How to Become a Data Scientist in Insurance

Sarah El Shatby 25 Oct 2022 7 min read

Data science is a multidisciplinary field, so not only does it require good coding skills and an analytical mindset but it also domain expertise. And since it has become an integral part to success in nearly every industry, professionals should have expertise in the field they work in. For example, those working with data science in insurance must be aware of the terminology, have a firm grasp of all the basics, and keep updated with all new developments.

In this article, we’ll touch upon the concept of insurance, as well as its types and benefits. Then, we’ll explore what data people in the insurance industry work with day to day. Next, we’ll see what skills you need to apply for data science in the insurance industry and the responsibilities you might be charged with once you land the job. Finally, we’ll discover the most common use cases that will probably get you interested to begin your first step.

Table of Contents

Introduction to Insurance

We can define the concept of insurance in many ways. The simplest definition would be:

A mutual agreement between two parties, the insurance company or institution, often called the insurer, and the individual or business, known as the insured. An insurance policy is used to cover any financial loss one might experience because of sudden emergencies.

Of course, such contingencies can cause both emotional and financial loss, but only the latter can be compensated with money since insurance can be considered as a risk management technique where the insured pays a certain amount to the insurer, called a “premium”. Individuals can use this policy to protect anything whether it's their health, their lives, or even their cars.

Types of Insurance Coverage

There’re mainly two types of insurance coverage:

  • Life insurance
  • General insurance

Life Insurance

This type of policy is usually used by people with dependents where the insured pays a certain amount of money to the insurance company to be returned to the insured’s family in the event of sudden death.

General Insurance

This policy is further categorized into other types of insurance such as:

  • Health Insurance. Since healthcare is one of the most expensive life services in most countries, it’s essential to ensure financial protection in case of any health-related conditions.
  • Home Insurance. This is to compensate for any losses in one’s residence whether they’re a result of man-made accidents or natural disasters like earthquakes, floods, and hurricanes.
  • Education Insurance. While not very common, it’s used mainly by parents for their children’s education. When the child reaches a certain age (usually 18), either they or the parent can take the money and invest it in higher education.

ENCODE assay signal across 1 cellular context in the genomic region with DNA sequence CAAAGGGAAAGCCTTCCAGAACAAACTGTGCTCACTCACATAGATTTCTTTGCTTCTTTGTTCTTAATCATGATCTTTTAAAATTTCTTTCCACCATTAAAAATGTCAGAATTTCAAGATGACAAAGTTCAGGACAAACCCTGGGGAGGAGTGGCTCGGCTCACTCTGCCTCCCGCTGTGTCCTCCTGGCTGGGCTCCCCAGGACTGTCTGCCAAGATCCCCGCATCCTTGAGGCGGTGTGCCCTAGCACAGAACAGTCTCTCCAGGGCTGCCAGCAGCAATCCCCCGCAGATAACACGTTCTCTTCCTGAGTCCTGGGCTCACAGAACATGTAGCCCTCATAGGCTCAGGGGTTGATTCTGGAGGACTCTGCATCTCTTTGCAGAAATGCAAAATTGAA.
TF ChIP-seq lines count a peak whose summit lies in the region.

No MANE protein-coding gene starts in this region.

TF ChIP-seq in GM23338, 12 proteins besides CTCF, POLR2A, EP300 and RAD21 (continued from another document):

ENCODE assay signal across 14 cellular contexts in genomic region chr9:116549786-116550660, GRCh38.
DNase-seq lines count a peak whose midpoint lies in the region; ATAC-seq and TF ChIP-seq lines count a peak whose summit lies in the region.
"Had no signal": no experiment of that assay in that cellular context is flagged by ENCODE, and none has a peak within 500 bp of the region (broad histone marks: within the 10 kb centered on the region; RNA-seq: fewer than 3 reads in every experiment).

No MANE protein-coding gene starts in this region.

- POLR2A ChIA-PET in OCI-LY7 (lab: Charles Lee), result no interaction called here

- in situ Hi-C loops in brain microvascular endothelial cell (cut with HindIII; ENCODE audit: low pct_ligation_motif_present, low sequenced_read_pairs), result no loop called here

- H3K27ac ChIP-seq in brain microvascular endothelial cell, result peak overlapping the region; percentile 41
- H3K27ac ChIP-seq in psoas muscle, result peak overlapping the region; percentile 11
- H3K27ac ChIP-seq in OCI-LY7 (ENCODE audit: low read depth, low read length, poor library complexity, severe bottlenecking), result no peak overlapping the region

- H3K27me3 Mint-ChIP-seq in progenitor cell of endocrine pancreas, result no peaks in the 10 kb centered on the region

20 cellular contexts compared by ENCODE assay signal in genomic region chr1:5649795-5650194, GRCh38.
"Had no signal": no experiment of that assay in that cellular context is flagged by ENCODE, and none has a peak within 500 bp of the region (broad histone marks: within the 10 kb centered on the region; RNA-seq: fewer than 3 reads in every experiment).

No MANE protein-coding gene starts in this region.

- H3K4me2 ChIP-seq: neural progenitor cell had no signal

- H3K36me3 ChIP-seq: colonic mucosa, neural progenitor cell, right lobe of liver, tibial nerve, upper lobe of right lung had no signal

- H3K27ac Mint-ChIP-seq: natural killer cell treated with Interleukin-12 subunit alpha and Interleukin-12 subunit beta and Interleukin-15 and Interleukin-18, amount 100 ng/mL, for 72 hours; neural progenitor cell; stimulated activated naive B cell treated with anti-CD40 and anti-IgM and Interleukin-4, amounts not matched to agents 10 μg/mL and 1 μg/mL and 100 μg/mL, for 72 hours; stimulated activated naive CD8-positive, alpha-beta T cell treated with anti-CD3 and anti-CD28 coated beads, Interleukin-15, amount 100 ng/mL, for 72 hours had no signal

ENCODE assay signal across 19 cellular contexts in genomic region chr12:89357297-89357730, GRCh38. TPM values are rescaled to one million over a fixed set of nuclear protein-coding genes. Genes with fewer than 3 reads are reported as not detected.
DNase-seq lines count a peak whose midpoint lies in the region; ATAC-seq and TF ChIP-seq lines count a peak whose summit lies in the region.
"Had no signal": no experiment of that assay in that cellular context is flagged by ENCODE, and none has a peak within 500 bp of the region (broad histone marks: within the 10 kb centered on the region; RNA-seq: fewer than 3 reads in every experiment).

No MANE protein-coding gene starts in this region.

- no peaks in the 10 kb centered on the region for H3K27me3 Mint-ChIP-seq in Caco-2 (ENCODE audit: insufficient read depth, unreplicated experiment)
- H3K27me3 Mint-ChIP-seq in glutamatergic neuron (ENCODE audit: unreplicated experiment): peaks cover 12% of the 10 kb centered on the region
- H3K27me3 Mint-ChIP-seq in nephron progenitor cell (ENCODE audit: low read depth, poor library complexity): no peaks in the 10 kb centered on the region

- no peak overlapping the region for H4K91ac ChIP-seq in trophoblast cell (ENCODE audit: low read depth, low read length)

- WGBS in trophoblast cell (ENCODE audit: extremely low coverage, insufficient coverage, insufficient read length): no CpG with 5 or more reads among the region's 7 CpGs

• Motor Insurance. As a vehicle owner, you can use the motor policy to compensate for any damage caused by road accidents. It’s important that you keep the insurance papers with you in the car all the time.

Structured model of insurance coverage types - life and general insurance, the latter of which divides into health, education, motor, and home insurance.

Benefits of Insurance

With all we discussed so far, you must’ve realized how important it is to have insurance coverage. We can probably summarize some of the benefits in the following points:

  • It provides financial protection and safety.
  • It contributes to a country’s economic growth.
  • It helps ensure risk sharing and distribution.
  • It qualifies the insurer for tax deduction according to their plan.
  • It provides pension plans so that people can ensure a monthly income when they grow up.

What Types of Data in Insurance Are There?

As the world’s population rises, you can imagine how much data is generated every day in the insurance industry. Unfortunately, a lot of it goes to waste at a time when leveraging its power can dramatically promote growth in all aspects.

There are different data types involved in the daily processes and transactions between insurers, insured individuals, and many other parties, the main ones being:

  1. Actuarial data
  2. Risk data
  3. Financial data
  4. Consumer data

We can further categorize consumer data into 4 different types:

  • Zero-party data comes directly from consumers and can be collected using polls and surveys about their needs and preferences.
  • First-party data, collected from e-mails, web visits, and more, concerns itself with consumers’ activity.
  • Second-party data is also consumers’ data but collected by a third, external company. Marketing specialists can use this data to improve customer experience and develop partnerships.
  • Third-party data, which insurance companies can attain from third-party providers that collect data about consumers from a variety of sources. Combining this external source with the other 3 types of consumer data makes the perfect combination for creating detailed customer profiles.

Structured model of the four types of data in insurance: actuarial, consumer, risk, and financial. Consumer data can be divided into zero-party, first-party, second-party, and third-party.

What Are the Applications of Data Science in Insurance?

From fraud detection to predicting lifetime value, using data science techniques has helped insurance companies reduce costs and provide better services. These are the most known applied use cases of data science in insurance:

  • Preventing financial losses by detecting fraudulent activity using predictive modeling techniques.
  • Personalizing services and policy offers with advanced analytics to extract valuable insights about customers.
  • Using the matrix model to define and assess financial risks.
  • Predicting customer lifetime value by analyzing customer behavior data.
  • Predicting future claims using models like logistic regression and random forests.
  • Building recommendation engines using special filtering systems to recommend the most relevant products to the customers.

A mindmap showing the different applications of data science in insurance: fraud detection, personalized services, risk assessment, CLT prediction, claims prediction, and recommendation systems.

What Is the Role of a Data Scientist in Insurance?